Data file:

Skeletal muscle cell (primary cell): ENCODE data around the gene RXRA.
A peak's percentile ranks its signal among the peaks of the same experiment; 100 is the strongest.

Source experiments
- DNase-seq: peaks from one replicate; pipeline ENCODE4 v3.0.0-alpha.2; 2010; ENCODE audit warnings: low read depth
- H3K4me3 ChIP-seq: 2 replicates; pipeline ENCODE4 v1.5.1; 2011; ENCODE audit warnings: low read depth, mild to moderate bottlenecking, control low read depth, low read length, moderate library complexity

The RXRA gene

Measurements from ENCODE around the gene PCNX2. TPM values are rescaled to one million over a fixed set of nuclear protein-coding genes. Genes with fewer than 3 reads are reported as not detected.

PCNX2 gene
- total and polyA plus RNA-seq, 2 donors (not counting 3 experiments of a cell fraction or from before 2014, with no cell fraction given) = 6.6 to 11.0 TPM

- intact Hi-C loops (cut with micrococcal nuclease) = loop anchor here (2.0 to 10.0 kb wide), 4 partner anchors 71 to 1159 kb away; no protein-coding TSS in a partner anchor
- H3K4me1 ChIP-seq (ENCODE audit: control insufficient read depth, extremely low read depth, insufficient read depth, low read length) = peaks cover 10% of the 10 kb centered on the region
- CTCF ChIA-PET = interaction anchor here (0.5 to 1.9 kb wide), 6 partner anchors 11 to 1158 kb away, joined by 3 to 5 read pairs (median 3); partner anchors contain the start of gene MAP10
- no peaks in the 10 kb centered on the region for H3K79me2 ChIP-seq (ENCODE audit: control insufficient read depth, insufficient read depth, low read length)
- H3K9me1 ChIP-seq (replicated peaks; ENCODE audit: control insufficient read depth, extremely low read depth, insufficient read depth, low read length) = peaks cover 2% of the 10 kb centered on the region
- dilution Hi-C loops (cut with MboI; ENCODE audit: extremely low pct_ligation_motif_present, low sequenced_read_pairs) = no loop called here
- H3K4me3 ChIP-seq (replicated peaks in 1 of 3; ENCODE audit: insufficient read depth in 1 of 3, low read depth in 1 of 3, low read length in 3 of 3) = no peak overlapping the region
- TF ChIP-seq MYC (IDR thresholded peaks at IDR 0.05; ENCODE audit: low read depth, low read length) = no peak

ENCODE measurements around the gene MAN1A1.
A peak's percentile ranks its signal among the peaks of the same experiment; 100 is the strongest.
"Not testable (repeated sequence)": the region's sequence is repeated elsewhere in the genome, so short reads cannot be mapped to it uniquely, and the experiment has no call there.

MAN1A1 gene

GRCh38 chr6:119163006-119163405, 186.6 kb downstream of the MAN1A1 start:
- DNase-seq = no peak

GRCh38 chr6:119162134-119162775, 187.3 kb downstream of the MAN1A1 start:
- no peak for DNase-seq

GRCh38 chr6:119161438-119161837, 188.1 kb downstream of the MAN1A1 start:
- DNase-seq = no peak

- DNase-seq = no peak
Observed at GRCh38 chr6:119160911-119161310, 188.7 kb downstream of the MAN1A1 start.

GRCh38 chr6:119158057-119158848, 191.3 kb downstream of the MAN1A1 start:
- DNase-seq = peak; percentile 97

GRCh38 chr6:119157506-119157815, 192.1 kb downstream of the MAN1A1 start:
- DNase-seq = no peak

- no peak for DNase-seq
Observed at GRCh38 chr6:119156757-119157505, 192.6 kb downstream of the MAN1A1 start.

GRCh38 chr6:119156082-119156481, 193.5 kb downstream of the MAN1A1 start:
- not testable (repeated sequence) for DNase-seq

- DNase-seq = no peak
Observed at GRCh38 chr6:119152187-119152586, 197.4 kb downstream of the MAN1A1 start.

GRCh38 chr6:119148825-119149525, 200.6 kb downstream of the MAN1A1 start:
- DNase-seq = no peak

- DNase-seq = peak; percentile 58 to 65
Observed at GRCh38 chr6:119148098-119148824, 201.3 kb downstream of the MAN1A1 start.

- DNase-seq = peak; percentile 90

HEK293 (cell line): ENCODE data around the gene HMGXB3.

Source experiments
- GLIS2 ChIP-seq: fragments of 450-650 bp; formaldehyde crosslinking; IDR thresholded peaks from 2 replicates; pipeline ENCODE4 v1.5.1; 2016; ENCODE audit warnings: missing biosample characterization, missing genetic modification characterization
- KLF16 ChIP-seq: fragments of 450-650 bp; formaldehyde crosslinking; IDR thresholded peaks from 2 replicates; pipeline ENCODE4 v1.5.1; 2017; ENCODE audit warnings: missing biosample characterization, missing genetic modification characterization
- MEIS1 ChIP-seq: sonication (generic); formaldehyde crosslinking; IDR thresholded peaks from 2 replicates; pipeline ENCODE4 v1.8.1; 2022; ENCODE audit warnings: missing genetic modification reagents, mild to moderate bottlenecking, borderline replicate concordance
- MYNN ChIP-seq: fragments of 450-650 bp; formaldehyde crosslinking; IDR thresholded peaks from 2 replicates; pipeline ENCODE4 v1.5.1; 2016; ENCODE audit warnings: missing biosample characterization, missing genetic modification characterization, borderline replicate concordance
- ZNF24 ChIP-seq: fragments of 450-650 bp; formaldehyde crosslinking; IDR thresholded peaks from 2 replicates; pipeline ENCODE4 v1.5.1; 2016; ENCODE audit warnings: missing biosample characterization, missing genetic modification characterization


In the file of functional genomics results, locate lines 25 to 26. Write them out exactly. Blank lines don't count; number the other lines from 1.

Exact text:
- no peak for DNase-seq

GRCh38 chr6:119161438-119161837, 188.1 kb downstream of the MAN1A1 start: